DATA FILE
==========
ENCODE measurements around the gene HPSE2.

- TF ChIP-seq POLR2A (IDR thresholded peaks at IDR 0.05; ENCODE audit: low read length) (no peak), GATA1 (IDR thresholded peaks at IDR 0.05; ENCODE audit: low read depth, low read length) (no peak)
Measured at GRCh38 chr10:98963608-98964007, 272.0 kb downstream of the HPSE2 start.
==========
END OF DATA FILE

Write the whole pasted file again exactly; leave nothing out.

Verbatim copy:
ENCODE measurements around the gene HPSE2.

- TF ChIP-seq POLR2A (IDR thresholded peaks at IDR 0.05; ENCODE audit: low read length) (no peak), GATA1 (IDR thresholded peaks at IDR 0.05; ENCODE audit: low read depth, low read length) (no peak)
Measured at GRCh38 chr10:98963608-98964007, 272.0 kb downstream of the HPSE2 start.